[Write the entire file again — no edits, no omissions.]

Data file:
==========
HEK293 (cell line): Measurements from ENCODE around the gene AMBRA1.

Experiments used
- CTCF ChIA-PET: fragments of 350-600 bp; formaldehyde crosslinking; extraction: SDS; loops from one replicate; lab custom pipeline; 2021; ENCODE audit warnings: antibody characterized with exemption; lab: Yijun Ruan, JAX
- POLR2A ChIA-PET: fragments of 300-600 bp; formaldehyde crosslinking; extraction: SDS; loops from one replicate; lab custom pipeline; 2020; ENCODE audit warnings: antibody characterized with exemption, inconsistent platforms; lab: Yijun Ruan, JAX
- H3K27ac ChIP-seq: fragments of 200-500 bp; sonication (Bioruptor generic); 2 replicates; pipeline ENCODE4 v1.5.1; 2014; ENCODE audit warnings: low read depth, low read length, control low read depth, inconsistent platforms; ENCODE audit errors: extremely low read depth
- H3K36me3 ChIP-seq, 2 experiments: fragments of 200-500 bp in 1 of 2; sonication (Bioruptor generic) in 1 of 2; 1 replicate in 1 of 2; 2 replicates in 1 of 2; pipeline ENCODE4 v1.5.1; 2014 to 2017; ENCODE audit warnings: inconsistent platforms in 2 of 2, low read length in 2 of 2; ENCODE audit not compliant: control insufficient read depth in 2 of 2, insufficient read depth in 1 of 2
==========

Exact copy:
HEK293 (cell line): Measurements from ENCODE around the gene AMBRA1.

Experiments used
- CTCF ChIA-PET: fragments of 350-600 bp; formaldehyde crosslinking; extraction: SDS; loops from one replicate; lab custom pipeline; 2021; ENCODE audit warnings: antibody characterized with exemption; lab: Yijun Ruan, JAX
- POLR2A ChIA-PET: fragments of 300-600 bp; formaldehyde crosslinking; extraction: SDS; loops from one replicate; lab custom pipeline; 2020; ENCODE audit warnings: antibody characterized with exemption, inconsistent platforms; lab: Yijun Ruan, JAX
- H3K27ac ChIP-seq: fragments of 200-500 bp; sonication (Bioruptor generic); 2 replicates; pipeline ENCODE4 v1.5.1; 2014; ENCODE audit warnings: low read depth, low read length, control low read depth, inconsistent platforms; ENCODE audit errors: extremely low read depth
- H3K36me3 ChIP-seq, 2 experiments: fragments of 200-500 bp in 1 of 2; sonication (Bioruptor generic) in 1 of 2; 1 replicate in 1 of 2; 2 replicates in 1 of 2; pipeline ENCODE4 v1.5.1; 2014 to 2017; ENCODE audit warnings: inconsistent platforms in 2 of 2, low read length in 2 of 2; ENCODE audit not compliant: control insufficient read depth in 2 of 2, insufficient read depth in 1 of 2